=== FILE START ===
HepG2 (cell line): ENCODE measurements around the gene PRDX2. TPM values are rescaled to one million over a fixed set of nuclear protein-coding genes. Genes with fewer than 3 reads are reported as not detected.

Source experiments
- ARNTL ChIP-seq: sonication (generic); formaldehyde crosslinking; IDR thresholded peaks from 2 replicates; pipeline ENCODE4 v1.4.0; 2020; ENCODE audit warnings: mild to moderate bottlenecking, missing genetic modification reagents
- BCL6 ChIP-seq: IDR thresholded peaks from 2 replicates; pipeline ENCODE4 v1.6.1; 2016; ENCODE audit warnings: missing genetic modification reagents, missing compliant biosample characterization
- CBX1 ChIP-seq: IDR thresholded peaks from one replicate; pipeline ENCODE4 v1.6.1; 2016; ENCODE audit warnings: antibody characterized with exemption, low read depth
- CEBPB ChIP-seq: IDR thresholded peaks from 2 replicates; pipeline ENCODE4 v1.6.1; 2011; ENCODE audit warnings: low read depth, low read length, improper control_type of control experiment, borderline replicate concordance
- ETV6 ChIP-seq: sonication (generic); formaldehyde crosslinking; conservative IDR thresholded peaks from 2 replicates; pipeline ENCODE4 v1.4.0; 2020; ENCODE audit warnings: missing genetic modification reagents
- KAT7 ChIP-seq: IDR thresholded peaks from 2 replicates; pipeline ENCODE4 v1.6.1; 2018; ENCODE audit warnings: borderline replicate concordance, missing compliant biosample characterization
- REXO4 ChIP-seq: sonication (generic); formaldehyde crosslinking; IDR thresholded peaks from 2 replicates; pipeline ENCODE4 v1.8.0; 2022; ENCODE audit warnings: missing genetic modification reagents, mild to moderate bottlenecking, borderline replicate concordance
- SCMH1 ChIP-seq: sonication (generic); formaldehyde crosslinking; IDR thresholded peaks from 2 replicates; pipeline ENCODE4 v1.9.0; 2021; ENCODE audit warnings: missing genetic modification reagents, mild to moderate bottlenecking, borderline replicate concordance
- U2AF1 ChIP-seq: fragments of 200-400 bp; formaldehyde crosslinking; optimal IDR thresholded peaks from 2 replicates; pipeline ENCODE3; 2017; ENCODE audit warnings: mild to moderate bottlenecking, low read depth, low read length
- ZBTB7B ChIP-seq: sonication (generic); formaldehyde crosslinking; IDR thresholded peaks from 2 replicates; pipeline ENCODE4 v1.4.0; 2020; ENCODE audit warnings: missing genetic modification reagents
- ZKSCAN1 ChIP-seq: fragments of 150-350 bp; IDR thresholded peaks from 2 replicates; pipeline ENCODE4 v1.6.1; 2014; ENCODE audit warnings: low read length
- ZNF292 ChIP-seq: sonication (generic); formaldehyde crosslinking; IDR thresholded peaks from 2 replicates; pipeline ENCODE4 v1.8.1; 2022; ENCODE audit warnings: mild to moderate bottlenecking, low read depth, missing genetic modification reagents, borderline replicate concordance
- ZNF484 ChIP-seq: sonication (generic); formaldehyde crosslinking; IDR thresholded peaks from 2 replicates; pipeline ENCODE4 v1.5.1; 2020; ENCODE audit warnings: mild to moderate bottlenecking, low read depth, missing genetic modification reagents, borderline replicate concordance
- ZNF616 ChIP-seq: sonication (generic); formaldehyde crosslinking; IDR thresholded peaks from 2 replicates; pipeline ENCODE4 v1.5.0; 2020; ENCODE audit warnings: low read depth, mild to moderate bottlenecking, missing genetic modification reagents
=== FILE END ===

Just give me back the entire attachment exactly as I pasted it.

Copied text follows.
HepG2 (cell line): ENCODE measurements around the gene PRDX2. TPM values are rescaled to one million over a fixed set of nuclear protein-coding genes. Genes with fewer than 3 reads are reported as not detected.

Source experiments
- ARNTL ChIP-seq: sonication (generic); formaldehyde crosslinking; IDR thresholded peaks from 2 replicates; pipeline ENCODE4 v1.4.0; 2020; ENCODE audit warnings: mild to moderate bottlenecking, missing genetic modification reagents
- BCL6 ChIP-seq: IDR thresholded peaks from 2 replicates; pipeline ENCODE4 v1.6.1; 2016; ENCODE audit warnings: missing genetic modification reagents, missing compliant biosample characterization
- CBX1 ChIP-seq: IDR thresholded peaks from one replicate; pipeline ENCODE4 v1.6.1; 2016; ENCODE audit warnings: antibody characterized with exemption, low read depth
- CEBPB ChIP-seq: IDR thresholded peaks from 2 replicates; pipeline ENCODE4 v1.6.1; 2011; ENCODE audit warnings: low read depth, low read length, improper control_type of control experiment, borderline replicate concordance
- ETV6 ChIP-seq: sonication (generic); formaldehyde crosslinking; conservative IDR thresholded peaks from 2 replicates; pipeline ENCODE4 v1.4.0; 2020; ENCODE audit warnings: missing genetic modification reagents
- KAT7 ChIP-seq: IDR thresholded peaks from 2 replicates; pipeline ENCODE4 v1.6.1; 2018; ENCODE audit warnings: borderline replicate concordance, missing compliant biosample characterization
- REXO4 ChIP-seq: sonication (generic); formaldehyde crosslinking; IDR thresholded peaks from 2 replicates; pipeline ENCODE4 v1.8.0; 2022; ENCODE audit warnings: missing genetic modification reagents, mild to moderate bottlenecking, borderline replicate concordance
- SCMH1 ChIP-seq: sonication (generic); formaldehyde crosslinking; IDR thresholded peaks from 2 replicates; pipeline ENCODE4 v1.9.0; 2021; ENCODE audit warnings: missing genetic modification reagents, mild to moderate bottlenecking, borderline replicate concordance
- U2AF1 ChIP-seq: fragments of 200-400 bp; formaldehyde crosslinking; optimal IDR thresholded peaks from 2 replicates; pipeline ENCODE3; 2017; ENCODE audit warnings: mild to moderate bottlenecking, low read depth, low read length
- ZBTB7B ChIP-seq: sonication (generic); formaldehyde crosslinking; IDR thresholded peaks from 2 replicates; pipeline ENCODE4 v1.4.0; 2020; ENCODE audit warnings: missing genetic modification reagents
- ZKSCAN1 ChIP-seq: fragments of 150-350 bp; IDR thresholded peaks from 2 replicates; pipeline ENCODE4 v1.6.1; 2014; ENCODE audit warnings: low read length
- ZNF292 ChIP-seq: sonication (generic); formaldehyde crosslinking; IDR thresholded peaks from 2 replicates; pipeline ENCODE4 v1.8.1; 2022; ENCODE audit warnings: mild to moderate bottlenecking, low read depth, missing genetic modification reagents, borderline replicate concordance
- ZNF484 ChIP-seq: sonication (generic); formaldehyde crosslinking; IDR thresholded peaks from 2 replicates; pipeline ENCODE4 v1.5.1; 2020; ENCODE audit warnings: mild to moderate bottlenecking, low read depth, missing genetic modification reagents, borderline replicate concordance
- ZNF616 ChIP-seq: sonication (generic); formaldehyde crosslinking; IDR thresholded peaks from 2 replicates; pipeline ENCODE4 v1.5.0; 2020; ENCODE audit warnings: low read depth, mild to moderate bottlenecking, missing genetic modification reagents